The consequence of the Covid-19 crisis on this demographic group
Covid-19 has had a massive impact on Gen Z’s mental health. Many of them finished their degrees separated from their classmates and tried to keep learning through online, sometimes ineffective, systems. Moreover, social interactions are vital for everyone, especially for young people who are figuring out who they are and who they want to be. For those who started to work during the pandemic, their onboarding experience was unusual. They never had their “first day at work”, meeting their colleagues in person, creating genuine relationships, and feeling the support from their peers in a real work environment. All their first steps in the world of work were made virtually. This never happened before for any other generations and certainly impacted their connection to the workplace.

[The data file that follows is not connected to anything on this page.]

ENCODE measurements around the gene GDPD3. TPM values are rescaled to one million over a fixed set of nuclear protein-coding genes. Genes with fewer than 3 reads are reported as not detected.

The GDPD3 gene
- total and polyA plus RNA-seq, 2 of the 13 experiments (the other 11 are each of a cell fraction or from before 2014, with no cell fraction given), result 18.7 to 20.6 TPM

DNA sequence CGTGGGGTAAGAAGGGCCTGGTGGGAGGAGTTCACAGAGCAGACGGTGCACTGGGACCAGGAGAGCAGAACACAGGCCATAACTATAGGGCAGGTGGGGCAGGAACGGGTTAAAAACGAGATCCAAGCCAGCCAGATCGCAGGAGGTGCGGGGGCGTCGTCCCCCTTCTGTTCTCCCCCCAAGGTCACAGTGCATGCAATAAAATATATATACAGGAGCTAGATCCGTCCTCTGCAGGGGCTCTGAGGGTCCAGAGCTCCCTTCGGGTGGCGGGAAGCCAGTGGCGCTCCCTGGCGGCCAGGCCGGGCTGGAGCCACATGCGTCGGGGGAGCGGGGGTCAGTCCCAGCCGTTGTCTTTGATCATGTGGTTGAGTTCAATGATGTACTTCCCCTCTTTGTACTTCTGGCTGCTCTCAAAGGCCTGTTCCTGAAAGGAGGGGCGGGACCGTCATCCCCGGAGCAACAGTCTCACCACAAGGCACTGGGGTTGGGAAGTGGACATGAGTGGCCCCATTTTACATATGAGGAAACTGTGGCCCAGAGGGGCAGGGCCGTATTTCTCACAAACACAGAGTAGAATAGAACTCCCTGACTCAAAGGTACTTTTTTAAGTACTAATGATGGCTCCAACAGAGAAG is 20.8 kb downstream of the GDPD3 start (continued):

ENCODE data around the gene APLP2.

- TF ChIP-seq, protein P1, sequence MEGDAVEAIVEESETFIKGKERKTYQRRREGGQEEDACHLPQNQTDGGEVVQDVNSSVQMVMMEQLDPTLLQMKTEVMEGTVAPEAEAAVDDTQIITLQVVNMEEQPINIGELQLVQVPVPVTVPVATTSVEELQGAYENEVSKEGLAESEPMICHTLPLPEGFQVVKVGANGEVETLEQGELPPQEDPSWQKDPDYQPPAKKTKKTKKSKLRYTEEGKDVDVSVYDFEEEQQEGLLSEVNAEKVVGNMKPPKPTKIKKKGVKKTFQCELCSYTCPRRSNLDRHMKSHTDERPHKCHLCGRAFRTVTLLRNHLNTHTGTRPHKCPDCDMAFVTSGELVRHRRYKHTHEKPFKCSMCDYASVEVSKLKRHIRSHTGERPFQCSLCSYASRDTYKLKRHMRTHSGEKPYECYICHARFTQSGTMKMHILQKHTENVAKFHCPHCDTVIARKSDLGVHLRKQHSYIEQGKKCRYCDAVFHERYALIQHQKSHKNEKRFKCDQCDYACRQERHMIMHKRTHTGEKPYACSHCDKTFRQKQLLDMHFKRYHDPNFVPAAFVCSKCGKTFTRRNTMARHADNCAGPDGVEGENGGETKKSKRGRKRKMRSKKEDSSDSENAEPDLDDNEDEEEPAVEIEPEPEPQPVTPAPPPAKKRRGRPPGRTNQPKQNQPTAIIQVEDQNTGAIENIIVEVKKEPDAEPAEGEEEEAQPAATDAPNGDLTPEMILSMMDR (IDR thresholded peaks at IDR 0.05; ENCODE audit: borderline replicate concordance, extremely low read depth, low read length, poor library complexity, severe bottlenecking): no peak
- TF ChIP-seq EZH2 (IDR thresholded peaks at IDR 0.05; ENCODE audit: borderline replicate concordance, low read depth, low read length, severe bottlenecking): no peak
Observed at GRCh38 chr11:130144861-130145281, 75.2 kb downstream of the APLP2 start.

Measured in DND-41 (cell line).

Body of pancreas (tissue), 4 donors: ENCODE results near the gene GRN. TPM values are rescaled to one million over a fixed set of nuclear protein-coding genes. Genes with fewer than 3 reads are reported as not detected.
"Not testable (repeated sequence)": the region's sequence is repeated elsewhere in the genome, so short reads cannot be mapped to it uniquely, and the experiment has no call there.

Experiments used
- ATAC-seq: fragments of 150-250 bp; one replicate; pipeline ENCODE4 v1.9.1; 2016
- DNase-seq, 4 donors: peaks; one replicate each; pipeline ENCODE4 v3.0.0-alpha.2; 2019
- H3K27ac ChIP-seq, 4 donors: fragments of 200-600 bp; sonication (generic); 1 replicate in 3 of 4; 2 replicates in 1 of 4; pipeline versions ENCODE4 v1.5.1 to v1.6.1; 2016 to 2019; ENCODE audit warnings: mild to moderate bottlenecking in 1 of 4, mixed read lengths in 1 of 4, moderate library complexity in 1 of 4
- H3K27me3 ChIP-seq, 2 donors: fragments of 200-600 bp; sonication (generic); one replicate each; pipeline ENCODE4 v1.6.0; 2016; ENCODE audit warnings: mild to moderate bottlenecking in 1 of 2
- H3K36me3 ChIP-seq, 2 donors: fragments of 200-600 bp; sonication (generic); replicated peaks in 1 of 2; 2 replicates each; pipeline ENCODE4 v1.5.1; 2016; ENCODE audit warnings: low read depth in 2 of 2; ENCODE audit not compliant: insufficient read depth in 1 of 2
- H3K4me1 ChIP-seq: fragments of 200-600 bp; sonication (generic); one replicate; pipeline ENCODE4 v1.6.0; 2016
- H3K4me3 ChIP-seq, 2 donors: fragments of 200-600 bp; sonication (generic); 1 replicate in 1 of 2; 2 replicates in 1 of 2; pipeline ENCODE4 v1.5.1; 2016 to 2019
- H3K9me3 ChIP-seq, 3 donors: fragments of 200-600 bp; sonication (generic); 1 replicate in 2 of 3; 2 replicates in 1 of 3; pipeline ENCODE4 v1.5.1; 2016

You are now fully equipped with all of the knowledge about Gen Z’s work ethics and values to work successfully with this generation and help them thrive. Although Gen Z’s vision of work differs from previous generations, they still aspire to achieve the same goals. They want to be part of a corporate system that values people, fosters employee happiness, and enhances job satisfaction. We also want to see a world of work based on these principles. We can help you reach this goal by providing you with the best hybrid work management platform. Request a free demo of the deskbird app and discover how our features support you in creating a more employee-centric work environment!
Paulyne is a hybrid work specialist, who writes about sustainability, flexible work models and employee experience.